A very interesting design.

Hi Pete,
They are not common anymore, but it is posible to find. They are the “old” design, the new design were more traditionel with 1000 cartridges.
Lars

Some years back i robbed a pyramid and helped a mate open a case of tracers made during the occupation.
Is was also a light blue woodencase with a sealed zink liner that we ripped open. No leather straps of any kind! It was clearly marked for aircraft use only (why I have no idea because there were/is no difference in their loading.
Inside was all tracers as you can see.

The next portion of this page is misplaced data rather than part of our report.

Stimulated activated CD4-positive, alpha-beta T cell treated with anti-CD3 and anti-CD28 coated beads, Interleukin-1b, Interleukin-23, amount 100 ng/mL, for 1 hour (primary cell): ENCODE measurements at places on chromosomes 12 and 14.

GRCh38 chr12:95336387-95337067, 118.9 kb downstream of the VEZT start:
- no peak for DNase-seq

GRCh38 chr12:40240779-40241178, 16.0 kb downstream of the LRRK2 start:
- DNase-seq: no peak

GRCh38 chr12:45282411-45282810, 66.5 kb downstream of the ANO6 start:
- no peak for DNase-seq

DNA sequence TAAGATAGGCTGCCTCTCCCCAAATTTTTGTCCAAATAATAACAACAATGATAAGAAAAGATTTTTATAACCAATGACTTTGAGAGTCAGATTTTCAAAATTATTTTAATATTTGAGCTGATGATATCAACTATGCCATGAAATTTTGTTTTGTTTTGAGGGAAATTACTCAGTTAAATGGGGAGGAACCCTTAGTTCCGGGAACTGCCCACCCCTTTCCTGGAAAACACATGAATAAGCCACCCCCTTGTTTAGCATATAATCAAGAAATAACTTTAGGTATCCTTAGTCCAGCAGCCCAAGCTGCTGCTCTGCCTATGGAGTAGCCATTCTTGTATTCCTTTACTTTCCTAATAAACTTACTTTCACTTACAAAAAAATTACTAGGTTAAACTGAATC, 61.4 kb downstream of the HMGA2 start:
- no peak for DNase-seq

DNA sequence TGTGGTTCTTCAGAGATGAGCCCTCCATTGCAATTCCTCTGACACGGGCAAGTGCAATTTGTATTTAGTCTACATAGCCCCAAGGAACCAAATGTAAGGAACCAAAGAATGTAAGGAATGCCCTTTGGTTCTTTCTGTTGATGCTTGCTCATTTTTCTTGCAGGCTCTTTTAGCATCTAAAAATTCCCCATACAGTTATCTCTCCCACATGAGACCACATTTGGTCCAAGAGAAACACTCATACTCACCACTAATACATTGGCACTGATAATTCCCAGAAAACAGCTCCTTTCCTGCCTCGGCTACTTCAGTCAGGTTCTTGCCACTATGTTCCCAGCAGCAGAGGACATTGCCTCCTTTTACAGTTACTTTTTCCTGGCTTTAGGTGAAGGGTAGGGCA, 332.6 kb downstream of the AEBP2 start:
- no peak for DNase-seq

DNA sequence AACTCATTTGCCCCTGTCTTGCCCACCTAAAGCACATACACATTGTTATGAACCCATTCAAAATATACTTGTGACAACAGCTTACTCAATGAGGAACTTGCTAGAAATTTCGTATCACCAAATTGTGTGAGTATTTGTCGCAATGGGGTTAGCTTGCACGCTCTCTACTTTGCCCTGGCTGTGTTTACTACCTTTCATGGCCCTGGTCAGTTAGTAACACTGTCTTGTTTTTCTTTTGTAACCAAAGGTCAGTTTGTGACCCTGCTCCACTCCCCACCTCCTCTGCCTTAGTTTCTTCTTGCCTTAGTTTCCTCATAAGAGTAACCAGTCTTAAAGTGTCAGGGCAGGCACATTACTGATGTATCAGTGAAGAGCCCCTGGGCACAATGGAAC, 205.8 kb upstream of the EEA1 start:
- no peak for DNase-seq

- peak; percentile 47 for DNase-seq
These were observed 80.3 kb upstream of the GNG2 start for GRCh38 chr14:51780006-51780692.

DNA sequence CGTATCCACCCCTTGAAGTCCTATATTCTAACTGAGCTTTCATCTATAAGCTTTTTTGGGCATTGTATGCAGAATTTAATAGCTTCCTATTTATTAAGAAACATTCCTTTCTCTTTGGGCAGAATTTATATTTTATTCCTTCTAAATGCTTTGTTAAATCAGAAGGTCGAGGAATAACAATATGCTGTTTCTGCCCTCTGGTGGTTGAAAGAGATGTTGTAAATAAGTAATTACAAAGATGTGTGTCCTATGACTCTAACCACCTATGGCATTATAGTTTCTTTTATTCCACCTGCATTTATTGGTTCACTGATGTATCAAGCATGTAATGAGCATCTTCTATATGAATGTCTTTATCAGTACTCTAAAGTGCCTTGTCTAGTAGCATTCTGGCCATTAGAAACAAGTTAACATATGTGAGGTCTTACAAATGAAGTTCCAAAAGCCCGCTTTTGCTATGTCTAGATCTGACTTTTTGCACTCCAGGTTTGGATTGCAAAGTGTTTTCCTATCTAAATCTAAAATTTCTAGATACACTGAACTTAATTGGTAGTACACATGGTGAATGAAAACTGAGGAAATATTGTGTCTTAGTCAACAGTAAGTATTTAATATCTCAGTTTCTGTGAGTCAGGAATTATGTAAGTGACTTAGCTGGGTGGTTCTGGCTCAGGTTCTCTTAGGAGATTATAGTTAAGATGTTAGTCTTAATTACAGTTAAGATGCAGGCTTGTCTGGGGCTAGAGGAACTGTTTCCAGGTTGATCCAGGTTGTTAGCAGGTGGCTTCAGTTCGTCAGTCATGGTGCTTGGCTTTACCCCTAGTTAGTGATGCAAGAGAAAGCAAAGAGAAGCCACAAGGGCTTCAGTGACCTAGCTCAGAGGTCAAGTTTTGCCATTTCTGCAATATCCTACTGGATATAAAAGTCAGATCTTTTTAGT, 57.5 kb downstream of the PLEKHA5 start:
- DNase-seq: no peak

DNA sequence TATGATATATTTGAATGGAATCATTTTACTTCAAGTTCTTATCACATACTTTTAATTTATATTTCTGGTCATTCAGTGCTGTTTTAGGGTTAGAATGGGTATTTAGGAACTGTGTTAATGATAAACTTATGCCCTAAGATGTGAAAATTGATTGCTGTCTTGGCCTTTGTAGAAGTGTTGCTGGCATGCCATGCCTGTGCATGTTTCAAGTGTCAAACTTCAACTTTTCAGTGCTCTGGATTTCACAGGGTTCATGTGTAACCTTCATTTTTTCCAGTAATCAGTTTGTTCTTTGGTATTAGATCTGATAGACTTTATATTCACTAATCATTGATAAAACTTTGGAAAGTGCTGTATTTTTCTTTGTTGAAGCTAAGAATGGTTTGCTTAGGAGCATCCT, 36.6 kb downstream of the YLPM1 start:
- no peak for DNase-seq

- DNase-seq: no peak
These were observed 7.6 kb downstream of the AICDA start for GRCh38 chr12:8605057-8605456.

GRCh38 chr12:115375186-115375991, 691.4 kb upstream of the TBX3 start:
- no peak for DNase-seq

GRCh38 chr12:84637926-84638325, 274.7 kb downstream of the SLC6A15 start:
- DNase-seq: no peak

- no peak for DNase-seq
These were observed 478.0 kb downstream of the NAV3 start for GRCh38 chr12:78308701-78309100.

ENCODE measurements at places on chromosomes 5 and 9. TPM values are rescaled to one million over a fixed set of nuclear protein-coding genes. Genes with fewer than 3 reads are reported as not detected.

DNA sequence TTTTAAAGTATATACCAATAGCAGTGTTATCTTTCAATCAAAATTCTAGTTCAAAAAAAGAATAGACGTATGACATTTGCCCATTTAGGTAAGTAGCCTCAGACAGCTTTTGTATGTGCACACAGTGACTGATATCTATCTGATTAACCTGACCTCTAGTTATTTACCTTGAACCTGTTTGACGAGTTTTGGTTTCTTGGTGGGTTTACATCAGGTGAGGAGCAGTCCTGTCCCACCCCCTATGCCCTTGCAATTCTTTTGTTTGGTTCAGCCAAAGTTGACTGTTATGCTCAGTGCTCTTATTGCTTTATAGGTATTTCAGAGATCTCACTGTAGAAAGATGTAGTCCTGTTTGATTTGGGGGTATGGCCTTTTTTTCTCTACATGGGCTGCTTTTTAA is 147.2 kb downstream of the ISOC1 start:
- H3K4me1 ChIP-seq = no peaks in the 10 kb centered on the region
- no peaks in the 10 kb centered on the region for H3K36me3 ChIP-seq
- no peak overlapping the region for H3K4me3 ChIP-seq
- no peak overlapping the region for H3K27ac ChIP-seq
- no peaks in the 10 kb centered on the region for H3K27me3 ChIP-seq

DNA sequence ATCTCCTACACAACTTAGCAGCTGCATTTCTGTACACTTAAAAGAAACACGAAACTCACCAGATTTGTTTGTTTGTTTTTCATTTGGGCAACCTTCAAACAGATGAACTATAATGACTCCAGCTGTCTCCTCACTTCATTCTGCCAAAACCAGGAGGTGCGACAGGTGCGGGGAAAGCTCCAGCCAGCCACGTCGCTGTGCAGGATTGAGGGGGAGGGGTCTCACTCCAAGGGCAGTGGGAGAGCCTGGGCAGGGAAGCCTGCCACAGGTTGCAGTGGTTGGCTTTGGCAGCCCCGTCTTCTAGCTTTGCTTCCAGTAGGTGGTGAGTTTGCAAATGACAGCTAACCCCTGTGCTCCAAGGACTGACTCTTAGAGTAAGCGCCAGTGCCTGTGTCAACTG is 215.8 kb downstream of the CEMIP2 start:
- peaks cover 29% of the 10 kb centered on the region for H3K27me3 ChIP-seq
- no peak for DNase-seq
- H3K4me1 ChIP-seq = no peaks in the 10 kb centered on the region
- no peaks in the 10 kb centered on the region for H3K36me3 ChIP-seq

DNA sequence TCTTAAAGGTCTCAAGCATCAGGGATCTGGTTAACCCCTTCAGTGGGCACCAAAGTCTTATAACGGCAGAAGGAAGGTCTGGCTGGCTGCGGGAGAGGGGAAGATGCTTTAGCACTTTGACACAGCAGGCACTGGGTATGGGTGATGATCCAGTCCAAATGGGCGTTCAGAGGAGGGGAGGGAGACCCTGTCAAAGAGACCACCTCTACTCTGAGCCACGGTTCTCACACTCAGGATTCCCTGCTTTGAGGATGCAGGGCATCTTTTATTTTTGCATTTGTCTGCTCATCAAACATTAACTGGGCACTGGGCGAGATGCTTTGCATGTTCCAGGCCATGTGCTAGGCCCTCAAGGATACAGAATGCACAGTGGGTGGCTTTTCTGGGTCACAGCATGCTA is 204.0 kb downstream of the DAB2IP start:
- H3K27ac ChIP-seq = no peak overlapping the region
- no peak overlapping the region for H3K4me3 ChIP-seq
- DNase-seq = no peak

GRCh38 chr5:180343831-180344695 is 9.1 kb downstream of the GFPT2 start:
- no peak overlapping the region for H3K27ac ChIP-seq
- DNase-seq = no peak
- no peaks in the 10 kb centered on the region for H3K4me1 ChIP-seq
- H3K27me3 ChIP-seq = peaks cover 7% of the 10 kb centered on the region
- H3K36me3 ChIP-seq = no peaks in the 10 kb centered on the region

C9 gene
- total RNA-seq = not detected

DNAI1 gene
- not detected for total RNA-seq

Bottom lines:
Projektilets Pressedato = Date of projectile manufacture
Patroneringsdato = Date of manufacture/assembly of the final cartridge

Danish has strong influesce from German so we make long words by omitting spaces but that also makes it very exact in describing the meaning.

Projektilets Pressedato litteraly means the day the projectile was pressed/formed
Patroneringsdato litteraly means the day the cartridge was manufactured.

I got 5 boxes for a song and a dance (no more than $15/box)
I ran so fast that mud from my shoes hit me in the back of my head!!!

Dates enhanced:

Most boxes was unstamped for some reason.

Why on earth they made 8x58R for aircraft use during the war is beyond me as i recall mostly (way outdated) biplanes in Danish use and old outdated monoplanes. None of which the Gerries could have any use of. Danmarks Flymuseum - Fly 1911 - 1940